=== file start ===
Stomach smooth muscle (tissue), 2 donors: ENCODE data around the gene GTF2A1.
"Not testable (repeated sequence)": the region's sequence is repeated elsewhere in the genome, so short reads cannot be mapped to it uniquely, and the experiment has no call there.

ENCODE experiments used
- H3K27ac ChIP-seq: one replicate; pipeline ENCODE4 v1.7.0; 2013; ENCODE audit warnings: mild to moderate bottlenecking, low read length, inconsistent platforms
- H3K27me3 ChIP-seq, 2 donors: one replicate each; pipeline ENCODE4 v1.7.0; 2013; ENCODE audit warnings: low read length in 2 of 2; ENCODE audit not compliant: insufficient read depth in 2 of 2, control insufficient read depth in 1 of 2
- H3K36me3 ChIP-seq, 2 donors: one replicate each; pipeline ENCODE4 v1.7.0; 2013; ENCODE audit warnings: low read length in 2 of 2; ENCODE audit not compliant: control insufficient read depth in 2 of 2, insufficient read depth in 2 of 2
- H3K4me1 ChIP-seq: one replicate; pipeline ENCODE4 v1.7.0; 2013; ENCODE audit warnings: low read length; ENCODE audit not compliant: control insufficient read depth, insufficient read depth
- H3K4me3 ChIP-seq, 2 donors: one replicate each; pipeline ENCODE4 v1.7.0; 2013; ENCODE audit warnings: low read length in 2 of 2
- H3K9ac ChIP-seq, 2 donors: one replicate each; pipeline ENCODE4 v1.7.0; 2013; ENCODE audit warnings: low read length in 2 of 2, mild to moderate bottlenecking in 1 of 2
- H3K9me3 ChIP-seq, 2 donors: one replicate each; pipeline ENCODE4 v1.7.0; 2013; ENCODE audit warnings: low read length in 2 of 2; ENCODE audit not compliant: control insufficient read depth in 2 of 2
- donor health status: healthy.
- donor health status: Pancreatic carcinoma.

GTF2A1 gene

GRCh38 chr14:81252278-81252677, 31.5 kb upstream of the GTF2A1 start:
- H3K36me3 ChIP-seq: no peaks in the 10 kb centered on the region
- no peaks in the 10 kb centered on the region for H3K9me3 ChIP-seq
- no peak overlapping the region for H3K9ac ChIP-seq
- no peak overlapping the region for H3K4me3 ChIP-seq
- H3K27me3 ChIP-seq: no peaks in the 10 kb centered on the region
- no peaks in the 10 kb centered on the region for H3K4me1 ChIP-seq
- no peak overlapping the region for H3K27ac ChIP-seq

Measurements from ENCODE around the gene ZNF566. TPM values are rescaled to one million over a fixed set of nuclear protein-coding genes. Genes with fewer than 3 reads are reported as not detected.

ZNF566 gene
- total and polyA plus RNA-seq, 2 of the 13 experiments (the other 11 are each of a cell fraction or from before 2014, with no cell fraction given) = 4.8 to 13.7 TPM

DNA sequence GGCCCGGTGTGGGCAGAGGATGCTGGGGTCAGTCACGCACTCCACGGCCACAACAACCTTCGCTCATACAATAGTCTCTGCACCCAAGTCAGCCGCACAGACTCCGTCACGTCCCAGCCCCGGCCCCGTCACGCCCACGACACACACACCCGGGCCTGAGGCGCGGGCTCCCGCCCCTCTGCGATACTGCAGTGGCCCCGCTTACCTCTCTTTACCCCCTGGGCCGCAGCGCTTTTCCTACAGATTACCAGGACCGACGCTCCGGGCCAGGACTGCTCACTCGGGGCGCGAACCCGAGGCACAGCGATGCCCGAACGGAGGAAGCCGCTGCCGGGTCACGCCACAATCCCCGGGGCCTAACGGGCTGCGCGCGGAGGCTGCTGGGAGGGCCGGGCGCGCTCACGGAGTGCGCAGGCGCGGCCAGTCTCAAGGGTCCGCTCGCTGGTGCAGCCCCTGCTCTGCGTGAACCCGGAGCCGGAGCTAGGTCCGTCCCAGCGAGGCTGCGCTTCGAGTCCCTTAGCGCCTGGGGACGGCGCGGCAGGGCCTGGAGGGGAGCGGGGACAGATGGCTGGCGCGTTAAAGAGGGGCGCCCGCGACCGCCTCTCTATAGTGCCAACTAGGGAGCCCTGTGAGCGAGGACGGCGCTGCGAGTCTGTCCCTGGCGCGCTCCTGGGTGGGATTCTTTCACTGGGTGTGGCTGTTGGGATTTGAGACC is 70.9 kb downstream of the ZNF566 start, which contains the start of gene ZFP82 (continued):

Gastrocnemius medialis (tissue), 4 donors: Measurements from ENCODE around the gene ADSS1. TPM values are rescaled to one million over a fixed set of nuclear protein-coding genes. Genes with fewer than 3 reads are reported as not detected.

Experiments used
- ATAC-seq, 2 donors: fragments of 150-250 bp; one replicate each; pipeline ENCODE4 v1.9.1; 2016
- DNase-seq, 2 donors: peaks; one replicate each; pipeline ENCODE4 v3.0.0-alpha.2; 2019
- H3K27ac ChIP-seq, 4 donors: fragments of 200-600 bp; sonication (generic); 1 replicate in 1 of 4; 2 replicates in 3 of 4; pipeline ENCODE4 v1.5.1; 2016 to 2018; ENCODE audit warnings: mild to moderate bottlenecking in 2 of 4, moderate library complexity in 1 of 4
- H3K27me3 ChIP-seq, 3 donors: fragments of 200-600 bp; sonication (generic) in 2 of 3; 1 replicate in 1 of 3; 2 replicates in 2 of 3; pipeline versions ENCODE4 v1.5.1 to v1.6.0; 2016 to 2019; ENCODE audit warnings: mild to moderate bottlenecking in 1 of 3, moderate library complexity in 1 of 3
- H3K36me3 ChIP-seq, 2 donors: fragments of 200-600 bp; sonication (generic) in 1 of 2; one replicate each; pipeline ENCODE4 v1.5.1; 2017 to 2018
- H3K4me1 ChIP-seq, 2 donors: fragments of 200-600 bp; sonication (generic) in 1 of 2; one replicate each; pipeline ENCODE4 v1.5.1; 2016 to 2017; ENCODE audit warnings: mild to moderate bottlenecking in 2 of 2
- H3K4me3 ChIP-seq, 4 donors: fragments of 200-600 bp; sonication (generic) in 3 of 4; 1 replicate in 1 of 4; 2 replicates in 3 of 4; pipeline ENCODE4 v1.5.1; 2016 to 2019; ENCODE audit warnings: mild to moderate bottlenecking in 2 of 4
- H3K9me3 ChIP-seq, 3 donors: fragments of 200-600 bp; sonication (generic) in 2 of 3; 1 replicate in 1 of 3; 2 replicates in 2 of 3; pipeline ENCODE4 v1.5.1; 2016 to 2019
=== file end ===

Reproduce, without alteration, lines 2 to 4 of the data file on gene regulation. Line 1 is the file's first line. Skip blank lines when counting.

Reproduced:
"Not testable (repeated sequence)": the region's sequence is repeated elsewhere in the genome, so short reads cannot be mapped to it uniquely, and the experiment has no call there.

ENCODE experiments used
- H3K27ac ChIP-seq: one replicate; pipeline ENCODE4 v1.7.0; 2013; ENCODE audit warnings: mild to moderate bottlenecking, low read length, inconsistent platforms